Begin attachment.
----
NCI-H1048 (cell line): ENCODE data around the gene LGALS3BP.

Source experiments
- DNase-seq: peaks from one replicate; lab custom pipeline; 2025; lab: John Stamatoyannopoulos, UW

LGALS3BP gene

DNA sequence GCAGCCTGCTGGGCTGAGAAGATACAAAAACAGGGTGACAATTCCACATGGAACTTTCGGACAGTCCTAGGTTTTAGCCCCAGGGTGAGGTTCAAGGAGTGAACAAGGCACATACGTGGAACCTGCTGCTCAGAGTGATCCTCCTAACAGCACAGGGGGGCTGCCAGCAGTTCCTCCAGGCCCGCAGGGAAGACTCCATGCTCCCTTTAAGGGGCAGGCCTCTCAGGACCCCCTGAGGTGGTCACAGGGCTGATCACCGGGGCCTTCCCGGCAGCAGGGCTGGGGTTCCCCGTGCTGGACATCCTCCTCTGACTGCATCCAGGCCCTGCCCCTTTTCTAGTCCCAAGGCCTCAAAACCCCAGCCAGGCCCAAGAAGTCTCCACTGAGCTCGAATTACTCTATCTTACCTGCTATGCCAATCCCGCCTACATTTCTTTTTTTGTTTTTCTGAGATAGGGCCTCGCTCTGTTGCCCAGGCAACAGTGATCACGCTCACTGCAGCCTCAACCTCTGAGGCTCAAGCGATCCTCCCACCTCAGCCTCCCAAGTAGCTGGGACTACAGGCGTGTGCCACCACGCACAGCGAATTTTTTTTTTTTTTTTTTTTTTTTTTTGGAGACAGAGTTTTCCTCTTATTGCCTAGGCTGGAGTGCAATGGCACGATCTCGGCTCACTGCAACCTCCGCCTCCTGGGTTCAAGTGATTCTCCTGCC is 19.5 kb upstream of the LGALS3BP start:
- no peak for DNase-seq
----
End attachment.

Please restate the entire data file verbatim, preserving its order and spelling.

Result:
NCI-H1048 (cell line): ENCODE data around the gene LGALS3BP.

Source experiments
- DNase-seq: peaks from one replicate; lab custom pipeline; 2025; lab: John Stamatoyannopoulos, UW

LGALS3BP gene

DNA sequence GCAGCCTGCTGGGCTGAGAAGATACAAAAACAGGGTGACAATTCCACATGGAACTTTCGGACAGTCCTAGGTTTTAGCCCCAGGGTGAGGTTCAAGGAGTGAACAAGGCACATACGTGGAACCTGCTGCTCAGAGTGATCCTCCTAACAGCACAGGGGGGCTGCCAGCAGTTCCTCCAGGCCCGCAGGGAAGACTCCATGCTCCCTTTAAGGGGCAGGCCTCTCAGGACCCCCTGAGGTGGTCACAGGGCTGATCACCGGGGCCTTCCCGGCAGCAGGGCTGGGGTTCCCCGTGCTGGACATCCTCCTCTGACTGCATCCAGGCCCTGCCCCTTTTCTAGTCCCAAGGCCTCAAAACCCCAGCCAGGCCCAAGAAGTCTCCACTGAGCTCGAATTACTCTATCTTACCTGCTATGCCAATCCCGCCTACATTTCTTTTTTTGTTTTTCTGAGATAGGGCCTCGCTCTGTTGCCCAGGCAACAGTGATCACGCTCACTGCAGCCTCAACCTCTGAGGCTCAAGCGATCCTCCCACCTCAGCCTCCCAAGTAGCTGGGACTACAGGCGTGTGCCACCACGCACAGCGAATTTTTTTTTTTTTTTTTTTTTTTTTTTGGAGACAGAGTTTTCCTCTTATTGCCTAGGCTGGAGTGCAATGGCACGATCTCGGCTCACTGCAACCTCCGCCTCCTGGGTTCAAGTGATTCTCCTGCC is 19.5 kb upstream of the LGALS3BP start:
- no peak for DNase-seq